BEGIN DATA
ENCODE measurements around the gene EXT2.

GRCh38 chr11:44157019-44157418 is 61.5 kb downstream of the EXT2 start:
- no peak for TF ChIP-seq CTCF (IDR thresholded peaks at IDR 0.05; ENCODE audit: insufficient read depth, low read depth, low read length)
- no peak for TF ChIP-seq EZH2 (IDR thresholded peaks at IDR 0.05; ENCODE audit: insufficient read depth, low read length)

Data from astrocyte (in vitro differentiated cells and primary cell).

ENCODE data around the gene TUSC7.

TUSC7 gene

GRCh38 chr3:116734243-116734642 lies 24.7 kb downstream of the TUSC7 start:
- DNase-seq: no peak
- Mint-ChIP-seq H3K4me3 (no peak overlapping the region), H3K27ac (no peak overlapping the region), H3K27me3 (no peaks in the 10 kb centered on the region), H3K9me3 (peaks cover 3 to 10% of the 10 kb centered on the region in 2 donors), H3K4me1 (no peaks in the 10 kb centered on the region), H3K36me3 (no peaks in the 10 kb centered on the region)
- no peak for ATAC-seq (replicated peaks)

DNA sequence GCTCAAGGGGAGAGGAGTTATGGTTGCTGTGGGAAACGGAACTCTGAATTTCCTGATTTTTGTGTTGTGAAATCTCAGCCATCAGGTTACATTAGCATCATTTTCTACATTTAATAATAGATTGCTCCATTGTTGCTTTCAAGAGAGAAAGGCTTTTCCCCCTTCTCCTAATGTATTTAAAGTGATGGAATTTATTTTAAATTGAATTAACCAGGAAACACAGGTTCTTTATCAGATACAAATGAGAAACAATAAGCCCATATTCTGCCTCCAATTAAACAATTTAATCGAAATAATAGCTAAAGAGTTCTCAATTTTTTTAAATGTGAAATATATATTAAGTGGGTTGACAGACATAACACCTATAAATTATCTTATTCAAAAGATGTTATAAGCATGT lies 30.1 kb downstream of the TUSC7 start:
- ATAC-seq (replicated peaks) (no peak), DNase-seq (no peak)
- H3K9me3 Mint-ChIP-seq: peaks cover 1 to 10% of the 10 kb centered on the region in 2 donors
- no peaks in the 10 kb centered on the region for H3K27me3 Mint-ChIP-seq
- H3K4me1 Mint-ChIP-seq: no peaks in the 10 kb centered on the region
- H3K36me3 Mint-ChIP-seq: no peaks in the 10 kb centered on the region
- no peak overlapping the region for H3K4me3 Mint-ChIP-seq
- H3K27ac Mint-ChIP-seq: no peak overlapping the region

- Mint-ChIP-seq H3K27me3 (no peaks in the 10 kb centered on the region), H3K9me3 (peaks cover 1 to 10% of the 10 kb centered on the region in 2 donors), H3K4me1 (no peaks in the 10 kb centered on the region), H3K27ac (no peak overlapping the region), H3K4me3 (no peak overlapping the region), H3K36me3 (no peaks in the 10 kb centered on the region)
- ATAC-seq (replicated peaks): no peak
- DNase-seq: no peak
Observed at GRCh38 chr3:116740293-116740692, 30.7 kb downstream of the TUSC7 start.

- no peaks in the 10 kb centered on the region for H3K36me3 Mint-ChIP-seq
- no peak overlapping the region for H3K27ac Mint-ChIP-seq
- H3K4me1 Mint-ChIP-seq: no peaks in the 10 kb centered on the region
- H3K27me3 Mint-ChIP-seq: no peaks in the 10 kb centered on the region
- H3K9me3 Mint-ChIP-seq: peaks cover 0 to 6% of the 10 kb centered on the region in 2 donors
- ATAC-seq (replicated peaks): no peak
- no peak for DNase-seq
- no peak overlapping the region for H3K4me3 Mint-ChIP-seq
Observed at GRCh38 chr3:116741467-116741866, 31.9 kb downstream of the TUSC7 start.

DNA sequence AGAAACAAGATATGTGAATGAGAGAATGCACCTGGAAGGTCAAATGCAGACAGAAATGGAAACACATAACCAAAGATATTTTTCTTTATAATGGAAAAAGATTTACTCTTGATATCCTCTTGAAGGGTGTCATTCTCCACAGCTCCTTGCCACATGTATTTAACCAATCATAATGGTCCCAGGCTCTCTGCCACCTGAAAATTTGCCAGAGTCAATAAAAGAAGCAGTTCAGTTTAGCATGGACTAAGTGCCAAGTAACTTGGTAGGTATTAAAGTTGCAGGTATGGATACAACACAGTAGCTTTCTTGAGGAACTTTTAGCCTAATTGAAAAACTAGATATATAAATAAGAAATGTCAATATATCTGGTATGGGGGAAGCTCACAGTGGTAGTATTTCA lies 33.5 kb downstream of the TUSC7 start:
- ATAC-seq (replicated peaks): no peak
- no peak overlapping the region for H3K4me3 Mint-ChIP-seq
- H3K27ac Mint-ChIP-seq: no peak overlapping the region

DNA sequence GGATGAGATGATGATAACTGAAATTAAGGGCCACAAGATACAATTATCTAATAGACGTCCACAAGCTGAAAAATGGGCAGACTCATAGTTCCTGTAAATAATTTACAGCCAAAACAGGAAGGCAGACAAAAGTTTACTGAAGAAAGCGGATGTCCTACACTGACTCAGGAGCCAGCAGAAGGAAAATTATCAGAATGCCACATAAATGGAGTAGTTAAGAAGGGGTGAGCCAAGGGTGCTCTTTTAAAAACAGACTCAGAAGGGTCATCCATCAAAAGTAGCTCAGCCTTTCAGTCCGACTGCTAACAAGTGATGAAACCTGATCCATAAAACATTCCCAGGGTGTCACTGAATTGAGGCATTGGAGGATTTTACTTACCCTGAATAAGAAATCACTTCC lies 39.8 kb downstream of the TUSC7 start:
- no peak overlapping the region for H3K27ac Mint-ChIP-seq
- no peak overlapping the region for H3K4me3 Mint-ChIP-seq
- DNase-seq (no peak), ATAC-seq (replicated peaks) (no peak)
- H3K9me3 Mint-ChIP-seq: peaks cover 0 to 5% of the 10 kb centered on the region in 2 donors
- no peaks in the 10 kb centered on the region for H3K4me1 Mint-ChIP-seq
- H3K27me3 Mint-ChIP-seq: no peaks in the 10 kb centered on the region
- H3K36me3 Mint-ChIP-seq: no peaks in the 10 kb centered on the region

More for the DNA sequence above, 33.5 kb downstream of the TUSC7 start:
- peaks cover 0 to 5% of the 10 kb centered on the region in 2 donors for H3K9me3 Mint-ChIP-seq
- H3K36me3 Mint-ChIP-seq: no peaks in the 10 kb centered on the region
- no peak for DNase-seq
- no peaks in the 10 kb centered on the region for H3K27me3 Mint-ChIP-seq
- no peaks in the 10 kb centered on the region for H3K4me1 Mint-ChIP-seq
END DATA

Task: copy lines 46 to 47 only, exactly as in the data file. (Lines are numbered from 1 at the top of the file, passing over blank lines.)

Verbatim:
- peaks cover 0 to 5% of the 10 kb centered on the region in 2 donors for H3K9me3 Mint-ChIP-seq
- H3K36me3 Mint-ChIP-seq: no peaks in the 10 kb centered on the region